Gooden at PG?
Posted by disappointmentzone on 23 May 2007
That headline is a joke, but I’m going to toss out a few interesting stats that might make you think otherwise (though probably not).
In the 2007 playoffs LeBron James leads the team with an assist ratio of 23.55. Assist ratio is a measure of the number of assists a player generates per 100 possessions. 23.55 is quite good, especially for a small forward.
Sasha Pavlovic is second, generating 14.20 assists per 100 possessions. We all pay attention to his inconsistent-but-pretty shooting stroke and rightly note his poor ball-handling, but who’d have guessed that he’s our second-best assist man? I mean, it’s not like he gets that many touches per game. I’d put him at #4, with only Gooden getting fewer touches.
As you’d expect, Larry Hughes is third on the team, with an assists ration of 12.85. He is the point guard, after all. It’s his job to distribute the basketball to people who will score. (1) By sheer virtue of playing the position he has to dish out a few assists, right? And he does! Just not that many.
You’d never guess the two players vying to take over that coveted #3 assist man spot: Drew Gooden (10.77) and Anderson Varejao (10.24). (2) What might be even more surprising is how close they are to catching Hughes.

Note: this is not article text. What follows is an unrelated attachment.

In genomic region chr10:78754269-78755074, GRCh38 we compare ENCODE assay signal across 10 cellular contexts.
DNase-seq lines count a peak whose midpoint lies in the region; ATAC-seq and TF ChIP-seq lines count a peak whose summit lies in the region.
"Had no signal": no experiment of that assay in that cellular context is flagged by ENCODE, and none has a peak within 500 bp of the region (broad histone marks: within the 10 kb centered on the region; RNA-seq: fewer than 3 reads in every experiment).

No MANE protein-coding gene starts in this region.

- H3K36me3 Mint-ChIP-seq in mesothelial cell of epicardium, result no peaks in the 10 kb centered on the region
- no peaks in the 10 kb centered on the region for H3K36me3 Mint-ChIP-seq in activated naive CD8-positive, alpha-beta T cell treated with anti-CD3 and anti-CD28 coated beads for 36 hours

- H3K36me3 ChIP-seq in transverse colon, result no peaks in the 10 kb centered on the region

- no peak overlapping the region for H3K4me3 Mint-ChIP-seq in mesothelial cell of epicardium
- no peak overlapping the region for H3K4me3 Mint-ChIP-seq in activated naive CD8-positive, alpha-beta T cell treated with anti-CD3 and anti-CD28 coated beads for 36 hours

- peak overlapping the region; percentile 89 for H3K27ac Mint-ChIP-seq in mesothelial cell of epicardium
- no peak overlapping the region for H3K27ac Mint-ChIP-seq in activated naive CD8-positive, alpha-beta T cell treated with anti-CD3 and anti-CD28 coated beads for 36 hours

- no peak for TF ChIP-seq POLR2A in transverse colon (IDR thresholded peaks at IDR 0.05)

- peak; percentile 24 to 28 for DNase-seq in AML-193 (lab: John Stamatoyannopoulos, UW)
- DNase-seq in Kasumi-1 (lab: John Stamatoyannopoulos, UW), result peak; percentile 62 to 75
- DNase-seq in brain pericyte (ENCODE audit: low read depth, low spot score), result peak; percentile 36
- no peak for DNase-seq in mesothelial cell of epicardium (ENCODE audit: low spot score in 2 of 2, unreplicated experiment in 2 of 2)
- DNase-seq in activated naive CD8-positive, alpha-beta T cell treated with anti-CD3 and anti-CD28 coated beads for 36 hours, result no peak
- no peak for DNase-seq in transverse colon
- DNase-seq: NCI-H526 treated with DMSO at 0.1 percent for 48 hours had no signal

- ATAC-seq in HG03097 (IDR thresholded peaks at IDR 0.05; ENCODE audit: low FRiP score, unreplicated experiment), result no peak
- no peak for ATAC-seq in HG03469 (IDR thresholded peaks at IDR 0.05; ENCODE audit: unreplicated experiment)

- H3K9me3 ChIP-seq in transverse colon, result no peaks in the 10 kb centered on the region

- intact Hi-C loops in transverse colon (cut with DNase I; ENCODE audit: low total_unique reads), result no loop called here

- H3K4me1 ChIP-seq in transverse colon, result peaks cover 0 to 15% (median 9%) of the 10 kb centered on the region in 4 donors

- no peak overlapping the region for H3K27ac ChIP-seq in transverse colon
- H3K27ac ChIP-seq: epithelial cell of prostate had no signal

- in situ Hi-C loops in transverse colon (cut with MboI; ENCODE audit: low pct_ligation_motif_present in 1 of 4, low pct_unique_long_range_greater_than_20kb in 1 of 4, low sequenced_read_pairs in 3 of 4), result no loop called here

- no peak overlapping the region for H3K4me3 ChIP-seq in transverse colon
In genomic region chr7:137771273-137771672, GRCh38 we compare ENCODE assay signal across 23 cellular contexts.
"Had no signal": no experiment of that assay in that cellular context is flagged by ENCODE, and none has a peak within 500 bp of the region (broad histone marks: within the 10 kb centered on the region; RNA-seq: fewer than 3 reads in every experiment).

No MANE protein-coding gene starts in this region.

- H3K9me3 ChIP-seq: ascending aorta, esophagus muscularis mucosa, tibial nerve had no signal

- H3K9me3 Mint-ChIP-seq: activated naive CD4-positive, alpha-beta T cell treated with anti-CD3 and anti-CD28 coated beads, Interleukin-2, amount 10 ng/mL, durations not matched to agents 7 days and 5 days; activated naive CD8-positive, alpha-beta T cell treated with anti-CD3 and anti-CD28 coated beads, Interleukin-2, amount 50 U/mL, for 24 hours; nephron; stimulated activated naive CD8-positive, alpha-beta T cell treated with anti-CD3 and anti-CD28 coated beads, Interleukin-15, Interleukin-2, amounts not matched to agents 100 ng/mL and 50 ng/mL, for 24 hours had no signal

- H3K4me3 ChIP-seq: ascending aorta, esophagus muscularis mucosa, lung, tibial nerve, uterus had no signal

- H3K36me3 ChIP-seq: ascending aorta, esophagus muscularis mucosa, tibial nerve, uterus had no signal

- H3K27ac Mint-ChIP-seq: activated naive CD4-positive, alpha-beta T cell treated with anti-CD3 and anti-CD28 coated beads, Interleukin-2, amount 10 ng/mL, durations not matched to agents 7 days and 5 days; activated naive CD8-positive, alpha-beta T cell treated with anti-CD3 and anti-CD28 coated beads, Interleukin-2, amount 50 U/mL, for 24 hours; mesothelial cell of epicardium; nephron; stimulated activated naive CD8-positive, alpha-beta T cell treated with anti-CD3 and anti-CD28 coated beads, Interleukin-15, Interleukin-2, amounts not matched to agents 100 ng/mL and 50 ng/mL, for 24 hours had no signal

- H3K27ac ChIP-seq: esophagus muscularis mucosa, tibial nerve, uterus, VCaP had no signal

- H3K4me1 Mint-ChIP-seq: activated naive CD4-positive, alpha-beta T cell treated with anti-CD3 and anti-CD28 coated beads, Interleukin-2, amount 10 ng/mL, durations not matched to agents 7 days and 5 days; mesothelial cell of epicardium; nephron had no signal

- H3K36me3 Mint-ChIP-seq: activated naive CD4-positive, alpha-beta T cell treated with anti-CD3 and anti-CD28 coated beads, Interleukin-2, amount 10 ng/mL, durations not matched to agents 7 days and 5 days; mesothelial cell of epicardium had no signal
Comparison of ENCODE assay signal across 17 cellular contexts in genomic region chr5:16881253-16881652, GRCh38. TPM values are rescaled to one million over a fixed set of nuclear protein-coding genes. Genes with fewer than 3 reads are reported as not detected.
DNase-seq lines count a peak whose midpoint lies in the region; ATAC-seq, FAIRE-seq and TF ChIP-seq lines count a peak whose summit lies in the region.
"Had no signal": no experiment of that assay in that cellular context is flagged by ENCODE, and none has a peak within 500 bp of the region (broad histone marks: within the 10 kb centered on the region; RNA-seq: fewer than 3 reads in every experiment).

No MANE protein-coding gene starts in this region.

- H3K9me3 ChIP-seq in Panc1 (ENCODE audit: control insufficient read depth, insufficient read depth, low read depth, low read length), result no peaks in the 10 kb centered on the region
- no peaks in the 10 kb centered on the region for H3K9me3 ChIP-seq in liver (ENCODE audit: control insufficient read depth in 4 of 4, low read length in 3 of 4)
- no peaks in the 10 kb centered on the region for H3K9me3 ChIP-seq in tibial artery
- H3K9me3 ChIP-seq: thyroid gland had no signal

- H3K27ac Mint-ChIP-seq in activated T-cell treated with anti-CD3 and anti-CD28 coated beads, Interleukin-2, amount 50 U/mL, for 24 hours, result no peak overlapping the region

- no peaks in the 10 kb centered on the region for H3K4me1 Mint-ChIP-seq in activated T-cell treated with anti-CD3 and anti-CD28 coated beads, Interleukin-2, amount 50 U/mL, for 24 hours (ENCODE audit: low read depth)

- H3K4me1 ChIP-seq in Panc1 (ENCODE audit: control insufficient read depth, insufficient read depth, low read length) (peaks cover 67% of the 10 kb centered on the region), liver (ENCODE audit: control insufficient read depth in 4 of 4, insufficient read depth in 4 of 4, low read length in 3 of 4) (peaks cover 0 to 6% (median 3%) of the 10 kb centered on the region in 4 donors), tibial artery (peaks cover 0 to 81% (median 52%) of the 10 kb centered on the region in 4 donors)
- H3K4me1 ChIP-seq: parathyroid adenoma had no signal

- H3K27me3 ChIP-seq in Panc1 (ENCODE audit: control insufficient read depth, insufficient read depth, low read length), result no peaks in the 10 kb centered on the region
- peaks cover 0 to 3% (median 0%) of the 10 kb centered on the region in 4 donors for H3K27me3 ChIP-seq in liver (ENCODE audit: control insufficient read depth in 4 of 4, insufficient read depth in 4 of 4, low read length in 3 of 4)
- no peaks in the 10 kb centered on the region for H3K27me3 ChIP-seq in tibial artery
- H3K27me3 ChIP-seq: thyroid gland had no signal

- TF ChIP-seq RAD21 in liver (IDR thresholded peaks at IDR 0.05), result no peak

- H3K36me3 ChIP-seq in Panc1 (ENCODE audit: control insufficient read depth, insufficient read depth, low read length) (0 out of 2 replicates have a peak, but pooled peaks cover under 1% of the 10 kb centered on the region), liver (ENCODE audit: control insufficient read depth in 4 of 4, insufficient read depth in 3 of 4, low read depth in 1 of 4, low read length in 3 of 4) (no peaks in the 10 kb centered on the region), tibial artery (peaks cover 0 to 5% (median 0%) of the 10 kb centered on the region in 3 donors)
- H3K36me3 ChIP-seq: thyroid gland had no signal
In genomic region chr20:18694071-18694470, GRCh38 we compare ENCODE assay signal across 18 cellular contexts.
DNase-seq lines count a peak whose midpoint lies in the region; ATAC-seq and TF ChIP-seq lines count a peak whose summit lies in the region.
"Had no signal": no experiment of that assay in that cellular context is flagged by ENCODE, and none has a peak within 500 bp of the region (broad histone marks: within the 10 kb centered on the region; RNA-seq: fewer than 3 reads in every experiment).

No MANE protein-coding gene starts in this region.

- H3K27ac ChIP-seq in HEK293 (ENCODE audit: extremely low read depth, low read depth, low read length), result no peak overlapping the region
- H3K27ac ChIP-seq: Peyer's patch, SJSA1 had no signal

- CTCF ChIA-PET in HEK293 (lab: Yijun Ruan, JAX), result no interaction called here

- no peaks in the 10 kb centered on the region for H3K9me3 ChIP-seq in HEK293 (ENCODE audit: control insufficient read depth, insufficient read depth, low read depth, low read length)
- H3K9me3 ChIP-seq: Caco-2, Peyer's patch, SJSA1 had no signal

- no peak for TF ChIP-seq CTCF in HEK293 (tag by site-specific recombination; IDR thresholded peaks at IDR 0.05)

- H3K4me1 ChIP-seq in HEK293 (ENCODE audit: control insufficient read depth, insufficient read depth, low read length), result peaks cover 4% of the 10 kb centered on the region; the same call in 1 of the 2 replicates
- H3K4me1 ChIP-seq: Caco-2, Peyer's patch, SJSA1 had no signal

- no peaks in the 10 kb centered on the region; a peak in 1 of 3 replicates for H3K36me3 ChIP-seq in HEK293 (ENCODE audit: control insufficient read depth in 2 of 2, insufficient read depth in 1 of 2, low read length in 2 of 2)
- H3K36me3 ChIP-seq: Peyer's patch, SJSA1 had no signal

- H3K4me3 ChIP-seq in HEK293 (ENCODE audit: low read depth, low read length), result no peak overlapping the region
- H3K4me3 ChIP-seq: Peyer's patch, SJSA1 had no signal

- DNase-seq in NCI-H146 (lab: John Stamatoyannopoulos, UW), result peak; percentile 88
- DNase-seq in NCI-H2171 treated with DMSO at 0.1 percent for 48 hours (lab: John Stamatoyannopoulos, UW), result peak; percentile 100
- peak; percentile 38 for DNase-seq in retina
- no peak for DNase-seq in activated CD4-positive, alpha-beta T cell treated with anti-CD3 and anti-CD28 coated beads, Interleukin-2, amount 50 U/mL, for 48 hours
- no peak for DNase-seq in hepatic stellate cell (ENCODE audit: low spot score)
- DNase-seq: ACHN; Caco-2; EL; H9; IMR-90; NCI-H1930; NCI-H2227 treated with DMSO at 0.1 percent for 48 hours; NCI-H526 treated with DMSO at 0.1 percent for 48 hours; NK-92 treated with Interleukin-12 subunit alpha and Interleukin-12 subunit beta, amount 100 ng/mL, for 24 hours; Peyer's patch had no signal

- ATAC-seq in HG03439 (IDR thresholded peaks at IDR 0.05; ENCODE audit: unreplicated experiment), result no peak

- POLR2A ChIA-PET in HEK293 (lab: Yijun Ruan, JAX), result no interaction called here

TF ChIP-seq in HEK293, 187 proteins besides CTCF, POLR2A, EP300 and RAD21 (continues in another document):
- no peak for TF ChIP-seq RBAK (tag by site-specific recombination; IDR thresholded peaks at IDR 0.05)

But being a point guard is about more than dishing out assists. You also have to secure the ball, which means one must factor in turnovers as well. This is where things get interesting.
Just as you can measure assists per 100 possessions you can also measure turnovers per 100 possessions. And who’s the big leader in this category? Pavlovic! His turnover ratio is 25.33, thanks to that wonderful propensity to dribble the ball off of his butt. Next in line? Hughes! His turnover ratio is 24.85. Varejao is third at 19.01. Where’s Gooden? Near the bottom, actually. His turnover ratio is just 12.60. This is mostly due to the fact that he doesn’t touch the ball that often, but still. Gooden has routinely been under-appreciated and this is just another area where he is better than most people think.
To wit: If you take the difference between assist ratio and turnover ratio he comes in second on the team, behind only LeBron, who is the only player on the team with a positive differential in the playoffs (Daniel Gibson is darn close, at -.689). Gooden’s differential is just -1.827. Hughes (-11.999), meanwhile, is battling Ilgauskas (-12.027) for the worst differential.
Anyone who still thinks that Hughes could be the answer at point guard must hope he learns how to a) generate assists and b) not turn the ball over. So far there are no signs of that happening.
Good luck, Mr. Ferry.
1: What does it mean when your starting point guard has a relatively pathetic assist ratio when he has one of the most dominating scorers in the league on his team? Does Hughes just not pass to LBJ? How does this happen?
2: Quick: Is it pathetic that these two big men generate almost as many assists as our point guard or pathetic that our point guard generates almost as many assists as our starting power forward and backup center?